“Have I interrupted an interesting conversation?” she inquired abruptly. “When I asked you to come out, were you talking to my husband about his historical work?”

“No, Mrs. Romayne; we were not speaking at that time of the book.”

“May I ask an odd question, Mr. Penrose?”

“Certainly!”

“Are you a very zealous Catholic?”

“Pardon me. I am a priest. Surely my profession speaks for me?”

“I hope you are not trying to convert my husband?”

Penrose stopped and looked at her attentively.

“Are you strongly opposed to your husband’s conversion?” he asked.

“As strongly,” she answered, “as a woman can be.”

“By religious conviction, Mrs. Romayne?”

“No. By experience.”

Penrose started. “Is it indiscreet,” he said gently, “to inquire what your experience may have been?”

“I will tell you what my experience has been,” Stella replied. “I am ignorant of theological subtleties, and questions of doctrine are quite beyond me. But this I do know. A well-meaning and zealous Catholic shortened my father’s life, and separated me from an only sister whom I dearly loved. I see I shock you — and I daresay you think I am exaggerating?”

“I hear what you say, Mrs. Romayne, with very great pain — I don’t presume to form any opinion thus far.”

“My sad story can be told in a few words,” Stella proceeded. “When my elder sister was still a young girl, an aunt of ours (my mother’s sister) came to stay with us. She had married abroad, and she was, as I have said, a zealous Catholic. Unknown to the rest of us, she held conversations on religion with my sister — worked on the enthusiasm which was part of the girl’s nature — and accomplished her conversion. Other influences, of which I know nothing, were afterward brought to bear on my sister. She declared her intention of entering a convent. As she was under age, my father had only to interpose his authority to prevent this. She was his favorite child. He had no heart to restrain her by force — he could only try all that the kindest and best of fathers could do to persuade her to remain at home. Even after the years that have passed, I cannot trust myself to speak of it composedly. She persisted; she was as hard as stone. My aunt, when she was entreated to interfere, called her heartless obstinacy ‘a vocation.’ My poor father’s loving resistance was worn out; he slowly drew nearer and nearer to death, from the day when she left us. Let me do her justice, if I can. She has not only never regretted entering the convent — she is so happily absorbed in her religious duties that she has not the slightest wish to see her mother or me. My mother’s patience was soon worn out. The last time I went to the convent, I went by myself. I shall never go there again. She could not conceal her sense of relief when I took my leave of her. I need say no more. Arguments are thrown away on me, Mr. Penrose, after what I have seen and felt. I have no right to expect that the consideration of my happiness will influence you — but I may perhaps ask you, as a gentleman, to tell me the truth. Do you come here with the purpose of converting my husband?”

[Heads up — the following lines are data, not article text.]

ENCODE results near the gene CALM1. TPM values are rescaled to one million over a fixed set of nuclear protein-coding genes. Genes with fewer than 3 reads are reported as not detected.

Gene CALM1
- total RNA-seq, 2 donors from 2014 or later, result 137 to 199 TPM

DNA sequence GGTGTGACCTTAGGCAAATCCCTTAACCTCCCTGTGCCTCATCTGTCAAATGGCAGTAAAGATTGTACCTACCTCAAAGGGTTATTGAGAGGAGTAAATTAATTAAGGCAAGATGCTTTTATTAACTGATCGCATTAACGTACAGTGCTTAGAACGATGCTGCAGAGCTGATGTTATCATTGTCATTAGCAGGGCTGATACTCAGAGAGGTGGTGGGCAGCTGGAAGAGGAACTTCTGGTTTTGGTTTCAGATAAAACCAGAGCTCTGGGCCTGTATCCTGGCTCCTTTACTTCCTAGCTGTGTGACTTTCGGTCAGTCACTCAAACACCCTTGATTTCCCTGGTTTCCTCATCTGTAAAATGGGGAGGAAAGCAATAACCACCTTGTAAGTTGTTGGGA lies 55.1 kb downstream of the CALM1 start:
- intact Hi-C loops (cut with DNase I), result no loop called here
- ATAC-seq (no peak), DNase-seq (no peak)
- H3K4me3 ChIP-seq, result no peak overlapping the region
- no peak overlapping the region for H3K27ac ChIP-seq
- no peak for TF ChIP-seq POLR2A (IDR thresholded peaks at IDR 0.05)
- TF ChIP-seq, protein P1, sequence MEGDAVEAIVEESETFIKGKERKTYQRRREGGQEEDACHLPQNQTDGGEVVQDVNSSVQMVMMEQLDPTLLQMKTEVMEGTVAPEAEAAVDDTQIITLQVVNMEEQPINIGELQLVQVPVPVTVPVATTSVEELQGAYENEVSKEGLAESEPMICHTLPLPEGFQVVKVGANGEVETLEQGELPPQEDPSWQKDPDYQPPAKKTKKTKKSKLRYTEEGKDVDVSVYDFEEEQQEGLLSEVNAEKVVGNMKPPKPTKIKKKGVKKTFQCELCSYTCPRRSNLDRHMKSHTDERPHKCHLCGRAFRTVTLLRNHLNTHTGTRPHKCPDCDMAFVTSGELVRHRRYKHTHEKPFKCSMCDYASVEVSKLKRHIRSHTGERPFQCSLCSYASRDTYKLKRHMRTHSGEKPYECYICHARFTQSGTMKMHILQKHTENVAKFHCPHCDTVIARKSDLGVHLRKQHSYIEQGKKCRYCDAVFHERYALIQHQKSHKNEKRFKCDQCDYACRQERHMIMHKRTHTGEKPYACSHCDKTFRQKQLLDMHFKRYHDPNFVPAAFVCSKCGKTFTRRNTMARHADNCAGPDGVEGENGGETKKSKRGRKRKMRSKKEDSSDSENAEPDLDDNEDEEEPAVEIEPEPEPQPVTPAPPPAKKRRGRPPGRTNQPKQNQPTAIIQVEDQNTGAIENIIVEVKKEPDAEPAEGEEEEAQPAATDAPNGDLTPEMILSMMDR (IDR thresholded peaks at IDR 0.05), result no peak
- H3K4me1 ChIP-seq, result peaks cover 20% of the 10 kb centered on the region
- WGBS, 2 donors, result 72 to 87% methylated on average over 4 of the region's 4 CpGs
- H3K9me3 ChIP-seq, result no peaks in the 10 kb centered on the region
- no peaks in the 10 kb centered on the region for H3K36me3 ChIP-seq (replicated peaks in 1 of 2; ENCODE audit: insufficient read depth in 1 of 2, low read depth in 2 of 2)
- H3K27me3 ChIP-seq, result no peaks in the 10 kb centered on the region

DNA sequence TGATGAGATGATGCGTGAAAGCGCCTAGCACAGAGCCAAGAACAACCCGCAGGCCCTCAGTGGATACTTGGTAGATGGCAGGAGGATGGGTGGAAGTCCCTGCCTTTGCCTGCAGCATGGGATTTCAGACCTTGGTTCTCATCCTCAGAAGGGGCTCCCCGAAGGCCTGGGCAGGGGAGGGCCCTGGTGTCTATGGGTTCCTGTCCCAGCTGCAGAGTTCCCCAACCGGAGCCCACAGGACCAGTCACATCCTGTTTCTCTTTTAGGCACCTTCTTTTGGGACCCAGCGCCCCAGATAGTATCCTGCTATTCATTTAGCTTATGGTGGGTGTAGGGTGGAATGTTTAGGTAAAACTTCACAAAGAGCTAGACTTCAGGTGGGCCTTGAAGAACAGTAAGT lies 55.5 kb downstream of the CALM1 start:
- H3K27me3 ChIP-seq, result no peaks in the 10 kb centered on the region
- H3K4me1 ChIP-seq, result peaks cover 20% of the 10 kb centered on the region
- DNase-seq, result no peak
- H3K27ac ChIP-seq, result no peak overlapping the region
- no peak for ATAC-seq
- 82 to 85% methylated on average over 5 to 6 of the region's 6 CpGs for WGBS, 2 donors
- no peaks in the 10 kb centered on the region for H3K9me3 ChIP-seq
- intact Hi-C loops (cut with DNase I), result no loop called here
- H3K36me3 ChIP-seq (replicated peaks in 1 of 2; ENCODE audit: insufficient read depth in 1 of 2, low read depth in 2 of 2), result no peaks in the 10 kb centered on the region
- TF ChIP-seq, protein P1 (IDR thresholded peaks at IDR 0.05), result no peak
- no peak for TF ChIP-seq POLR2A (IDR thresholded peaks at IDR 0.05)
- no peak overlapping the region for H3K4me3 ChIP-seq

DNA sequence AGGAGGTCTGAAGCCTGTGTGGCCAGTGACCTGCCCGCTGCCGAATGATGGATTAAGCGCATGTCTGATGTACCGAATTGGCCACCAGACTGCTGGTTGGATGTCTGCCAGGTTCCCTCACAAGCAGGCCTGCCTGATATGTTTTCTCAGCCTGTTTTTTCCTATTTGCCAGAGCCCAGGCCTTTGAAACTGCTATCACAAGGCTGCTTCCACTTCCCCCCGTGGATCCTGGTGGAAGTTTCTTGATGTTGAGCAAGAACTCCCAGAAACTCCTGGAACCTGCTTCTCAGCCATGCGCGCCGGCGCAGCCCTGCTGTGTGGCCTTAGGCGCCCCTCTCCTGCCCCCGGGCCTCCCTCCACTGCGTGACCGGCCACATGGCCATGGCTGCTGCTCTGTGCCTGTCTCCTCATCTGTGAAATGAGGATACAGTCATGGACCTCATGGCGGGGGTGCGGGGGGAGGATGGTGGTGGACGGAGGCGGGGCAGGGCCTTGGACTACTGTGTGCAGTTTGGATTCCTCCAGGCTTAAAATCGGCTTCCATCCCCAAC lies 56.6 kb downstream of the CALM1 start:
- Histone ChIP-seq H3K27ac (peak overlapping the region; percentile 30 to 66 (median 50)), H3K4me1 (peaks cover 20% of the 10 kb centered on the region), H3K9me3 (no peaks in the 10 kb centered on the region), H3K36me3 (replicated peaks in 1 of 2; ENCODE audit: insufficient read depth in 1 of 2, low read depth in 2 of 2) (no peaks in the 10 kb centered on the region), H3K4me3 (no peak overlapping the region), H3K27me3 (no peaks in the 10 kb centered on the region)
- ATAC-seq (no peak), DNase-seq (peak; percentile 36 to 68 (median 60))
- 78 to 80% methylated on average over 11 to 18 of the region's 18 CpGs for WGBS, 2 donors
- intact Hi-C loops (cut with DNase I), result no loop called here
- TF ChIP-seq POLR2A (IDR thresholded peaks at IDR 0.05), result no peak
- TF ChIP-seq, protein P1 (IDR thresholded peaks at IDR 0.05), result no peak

Penrose owned the truth, without an instant’s hesitation.

“I cannot take your view of your sister’s pious devotion of herself to a religious life,” he said. “But I can, and will, answer you truly. From the time when I first knew him, my dearest object has been to convert your husband to the Catholic Faith.”

Stella drew back from him, as if he had stung her, and clasped her hands in silent despair.

“But I am bound as a Christian,” he went on, “to do to others as I would they should do to me.”

She turned on him suddenly, her beautiful face radiant with hope, her hand trembling as it caught him by the arm.

“Speak plainly!” she cried.

He obeyed her to the letter.

“The happiness of my friend’s wife, Mrs. Romayne, is sacred to me for his sake. Be the good angel of your husband’s life. I abandon the purpose of converting him.”

He lifted her hand from his arm and raised it respectfully to his lips. Then, when he had bound himself by a promise that was sacred to him, the terrible influence of the priesthood shook even that brave and lofty soul. He said to himself, as he left her, “God forgive me if I have done wrong!”

http://ebooks.adelaide.edu.au/c/collins/wilkie/black-robe/book4.2.html

Last updated Thursday, March 13, 2014 at 21:29